Washington: Grammy-nominated rapper Nipsey Hussle was shot dead in the US city of Los Angeles on Sunday, US media reported.
A Los Angeles police department spokesman could not confirm the deceased victim's name, but told AFP that a shooting on Sunday afternoon had killed one person and wounded two others.
According to local media reports, Hussle was shot in front of his own clothing store Sunday afternoon at close range, by a man who fled in a getaway car.
"Our hearts are with the loved ones of Nipsey Hussle and everyone touched by this awful tragedy," LA Mayor Eric Garcetti tweeted.
The shooter is still at large, the spokesman said.
"L.A. is hurt deeply each time a young life is lost to senseless gun violence," Garcetti said.
The Los Angeles Times reported the shooting was "likely planned and gang-related."
Just hours earlier, Hussle - a 33-year-old whose youth was intertwined with Los Angeles gang culture - tweeted: "Having strong enemies is a blessing".
The rapper was mourned by big names in the music industry.
"Gone 2 soon," rapper Snoop Dogg posted on Instagram. "I'm so sad right now I'll just reflect on the good times we had."
Singer Rihanna also mourned Hussle's passing, writing on Instagram: "This doesn't make any sense! My spirit is shaken by this!"
"I'm so sorry this happened to you," she said.
Long part of the underground rap circuit, Hussle struggled to find fame but began selling his own mixtapes, which hip-hop royalty Jay-Z once bought 100 of for $100 (Dh367) each.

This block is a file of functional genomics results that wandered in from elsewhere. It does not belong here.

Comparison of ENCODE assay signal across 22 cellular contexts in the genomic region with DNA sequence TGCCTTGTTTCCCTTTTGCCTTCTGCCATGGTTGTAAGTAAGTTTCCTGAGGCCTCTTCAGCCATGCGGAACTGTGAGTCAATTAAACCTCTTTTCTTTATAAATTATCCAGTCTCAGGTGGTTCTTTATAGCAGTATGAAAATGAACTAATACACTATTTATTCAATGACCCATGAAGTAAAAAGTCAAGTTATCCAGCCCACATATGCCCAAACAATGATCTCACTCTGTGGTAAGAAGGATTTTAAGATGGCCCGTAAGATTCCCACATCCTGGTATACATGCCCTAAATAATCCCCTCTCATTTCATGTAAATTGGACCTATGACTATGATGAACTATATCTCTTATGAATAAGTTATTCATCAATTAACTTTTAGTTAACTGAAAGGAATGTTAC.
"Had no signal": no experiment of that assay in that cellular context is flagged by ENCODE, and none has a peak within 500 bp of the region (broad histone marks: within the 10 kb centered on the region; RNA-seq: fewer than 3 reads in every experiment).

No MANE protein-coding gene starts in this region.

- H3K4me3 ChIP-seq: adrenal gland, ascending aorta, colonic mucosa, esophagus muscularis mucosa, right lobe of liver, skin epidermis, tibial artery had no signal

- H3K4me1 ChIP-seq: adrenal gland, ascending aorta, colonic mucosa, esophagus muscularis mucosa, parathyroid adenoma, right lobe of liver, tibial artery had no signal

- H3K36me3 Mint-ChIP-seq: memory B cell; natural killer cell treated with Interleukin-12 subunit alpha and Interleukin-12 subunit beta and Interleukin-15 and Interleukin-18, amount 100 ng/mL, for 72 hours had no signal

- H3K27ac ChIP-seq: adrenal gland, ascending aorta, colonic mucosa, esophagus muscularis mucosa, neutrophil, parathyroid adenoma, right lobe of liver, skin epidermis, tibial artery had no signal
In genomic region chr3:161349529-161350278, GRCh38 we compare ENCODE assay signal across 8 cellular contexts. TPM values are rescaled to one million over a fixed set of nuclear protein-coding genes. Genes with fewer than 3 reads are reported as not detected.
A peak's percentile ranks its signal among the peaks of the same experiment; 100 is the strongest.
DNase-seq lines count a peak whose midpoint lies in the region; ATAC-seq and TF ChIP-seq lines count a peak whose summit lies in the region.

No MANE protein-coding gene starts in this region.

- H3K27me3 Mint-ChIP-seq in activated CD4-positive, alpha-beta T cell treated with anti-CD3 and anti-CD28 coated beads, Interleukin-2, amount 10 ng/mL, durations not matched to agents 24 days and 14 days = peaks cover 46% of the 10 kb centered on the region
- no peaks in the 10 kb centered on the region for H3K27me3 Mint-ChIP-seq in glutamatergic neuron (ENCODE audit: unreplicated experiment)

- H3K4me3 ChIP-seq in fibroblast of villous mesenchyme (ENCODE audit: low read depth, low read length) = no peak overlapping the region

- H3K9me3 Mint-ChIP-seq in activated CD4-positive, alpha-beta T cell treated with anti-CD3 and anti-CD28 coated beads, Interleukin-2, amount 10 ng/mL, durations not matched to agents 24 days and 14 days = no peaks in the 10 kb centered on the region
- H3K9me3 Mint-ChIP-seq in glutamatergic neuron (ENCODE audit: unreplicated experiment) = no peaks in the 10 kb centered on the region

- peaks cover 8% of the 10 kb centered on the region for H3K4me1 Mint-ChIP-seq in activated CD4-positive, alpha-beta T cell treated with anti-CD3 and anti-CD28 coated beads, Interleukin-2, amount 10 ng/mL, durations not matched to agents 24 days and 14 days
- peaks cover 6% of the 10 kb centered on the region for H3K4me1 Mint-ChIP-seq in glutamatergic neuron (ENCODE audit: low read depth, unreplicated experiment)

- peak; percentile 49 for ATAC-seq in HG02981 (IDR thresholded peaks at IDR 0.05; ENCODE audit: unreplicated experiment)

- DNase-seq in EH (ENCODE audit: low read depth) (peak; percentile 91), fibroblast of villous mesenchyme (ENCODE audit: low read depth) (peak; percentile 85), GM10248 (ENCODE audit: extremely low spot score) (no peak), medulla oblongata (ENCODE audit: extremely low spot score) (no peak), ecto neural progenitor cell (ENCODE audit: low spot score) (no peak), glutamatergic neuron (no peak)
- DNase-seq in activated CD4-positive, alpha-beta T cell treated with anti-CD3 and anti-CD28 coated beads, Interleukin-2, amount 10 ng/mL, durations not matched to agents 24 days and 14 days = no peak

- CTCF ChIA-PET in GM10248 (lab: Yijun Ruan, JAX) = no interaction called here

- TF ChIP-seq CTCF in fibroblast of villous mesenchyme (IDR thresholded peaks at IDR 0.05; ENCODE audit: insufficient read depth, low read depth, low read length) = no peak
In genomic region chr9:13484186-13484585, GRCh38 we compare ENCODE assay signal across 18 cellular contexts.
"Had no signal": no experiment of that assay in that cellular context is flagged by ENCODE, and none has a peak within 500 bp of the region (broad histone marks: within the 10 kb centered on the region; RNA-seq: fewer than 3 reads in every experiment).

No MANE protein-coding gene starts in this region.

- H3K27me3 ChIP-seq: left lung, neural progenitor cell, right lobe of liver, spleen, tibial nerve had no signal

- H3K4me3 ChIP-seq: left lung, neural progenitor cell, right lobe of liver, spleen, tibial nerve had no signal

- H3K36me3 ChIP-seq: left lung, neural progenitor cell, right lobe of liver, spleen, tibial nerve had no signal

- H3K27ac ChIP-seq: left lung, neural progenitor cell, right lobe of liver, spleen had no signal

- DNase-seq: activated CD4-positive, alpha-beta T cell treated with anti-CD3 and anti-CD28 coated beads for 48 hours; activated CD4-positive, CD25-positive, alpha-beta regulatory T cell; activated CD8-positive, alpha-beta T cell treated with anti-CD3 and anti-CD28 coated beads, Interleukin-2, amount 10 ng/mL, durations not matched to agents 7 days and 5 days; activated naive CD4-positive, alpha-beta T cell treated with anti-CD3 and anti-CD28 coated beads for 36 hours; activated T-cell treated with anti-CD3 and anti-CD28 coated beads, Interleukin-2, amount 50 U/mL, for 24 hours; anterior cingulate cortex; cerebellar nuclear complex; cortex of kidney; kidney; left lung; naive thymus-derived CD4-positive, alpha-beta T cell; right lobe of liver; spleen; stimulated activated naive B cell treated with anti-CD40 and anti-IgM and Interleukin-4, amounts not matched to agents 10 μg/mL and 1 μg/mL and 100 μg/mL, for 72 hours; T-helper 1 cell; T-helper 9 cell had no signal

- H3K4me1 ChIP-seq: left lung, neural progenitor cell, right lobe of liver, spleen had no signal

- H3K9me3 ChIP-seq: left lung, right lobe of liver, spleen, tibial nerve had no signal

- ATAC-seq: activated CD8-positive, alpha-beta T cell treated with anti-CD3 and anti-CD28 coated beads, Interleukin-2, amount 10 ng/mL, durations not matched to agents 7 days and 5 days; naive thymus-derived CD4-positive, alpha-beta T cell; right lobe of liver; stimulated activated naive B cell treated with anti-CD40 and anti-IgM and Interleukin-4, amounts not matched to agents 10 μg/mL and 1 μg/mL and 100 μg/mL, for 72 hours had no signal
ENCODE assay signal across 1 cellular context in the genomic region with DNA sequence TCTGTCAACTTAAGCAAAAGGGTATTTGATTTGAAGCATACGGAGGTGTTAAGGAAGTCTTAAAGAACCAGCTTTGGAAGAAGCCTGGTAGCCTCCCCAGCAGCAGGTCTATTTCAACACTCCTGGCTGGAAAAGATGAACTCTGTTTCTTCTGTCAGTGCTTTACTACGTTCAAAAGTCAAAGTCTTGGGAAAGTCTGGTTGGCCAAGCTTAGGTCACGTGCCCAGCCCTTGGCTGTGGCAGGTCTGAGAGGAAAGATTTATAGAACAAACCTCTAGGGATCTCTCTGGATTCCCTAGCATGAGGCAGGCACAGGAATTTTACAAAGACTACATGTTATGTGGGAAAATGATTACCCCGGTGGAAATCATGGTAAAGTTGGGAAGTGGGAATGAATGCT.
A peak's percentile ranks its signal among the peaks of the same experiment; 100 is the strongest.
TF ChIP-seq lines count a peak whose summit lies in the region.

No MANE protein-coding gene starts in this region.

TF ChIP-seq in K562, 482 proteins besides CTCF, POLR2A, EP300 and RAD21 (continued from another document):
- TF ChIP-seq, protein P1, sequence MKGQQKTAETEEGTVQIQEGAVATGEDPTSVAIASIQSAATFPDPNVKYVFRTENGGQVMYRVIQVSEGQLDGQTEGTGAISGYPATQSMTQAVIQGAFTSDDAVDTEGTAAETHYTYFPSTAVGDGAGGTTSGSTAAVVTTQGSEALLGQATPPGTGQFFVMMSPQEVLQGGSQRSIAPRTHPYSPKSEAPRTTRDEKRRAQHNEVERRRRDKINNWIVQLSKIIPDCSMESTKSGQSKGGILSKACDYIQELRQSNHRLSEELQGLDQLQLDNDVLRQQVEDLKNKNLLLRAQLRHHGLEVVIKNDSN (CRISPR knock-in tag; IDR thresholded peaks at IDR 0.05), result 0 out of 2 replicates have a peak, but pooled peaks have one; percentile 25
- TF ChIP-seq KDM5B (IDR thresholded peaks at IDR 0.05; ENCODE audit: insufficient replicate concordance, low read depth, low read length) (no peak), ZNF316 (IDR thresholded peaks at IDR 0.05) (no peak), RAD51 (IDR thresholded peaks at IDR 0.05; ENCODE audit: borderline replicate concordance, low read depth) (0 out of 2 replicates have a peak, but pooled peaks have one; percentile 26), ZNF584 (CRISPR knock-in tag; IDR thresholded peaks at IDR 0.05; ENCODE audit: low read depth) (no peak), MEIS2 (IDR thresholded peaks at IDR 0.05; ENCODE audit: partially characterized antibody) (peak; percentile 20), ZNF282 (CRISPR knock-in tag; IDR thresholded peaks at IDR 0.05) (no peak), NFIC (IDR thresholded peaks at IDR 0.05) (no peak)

He was nominated for Best Rap Album for ‘Victory Lap’, his first formal album that finally dropped in February 2018 after six years of teasing, but lost out to rap's woman of the moment Cardi B.
Megastar Drake also posted his condolences, saying: "My whole energy is just at a low right now hearing this."
"You were a real one to your people and the rest of us," Drake wrote. "Rest easy my g."
Born Ermias Asghedom, Hussle was seen by many in Los Angeles as a lynchpin of the community, redistributing his earnings into the violence-plagued neighborhoods he came from.
The artist was involved in a project to reclaim the California city's southern districts for the black residents who made it sing.
"Hussle had a vision of a neighborhood built for and by the sons and daughters of South L.A." said city councilman Marqueece Harris-Dawson in a statement following news of the rapper's death.
"During his life, he moved from shadows into the bright hope of freedom and community revitalization."
Hussle was open about his early years in the notorious Crips gang, telling the Los Angeles Times newspaper in 2018: "We dealt with death, with murder."
"It was like living in a war zone, where people die on these blocks and everybody is a little bit immune to it," he said.
"I guess they call it post-traumatic stress, when you have people that have been at war for such a long time."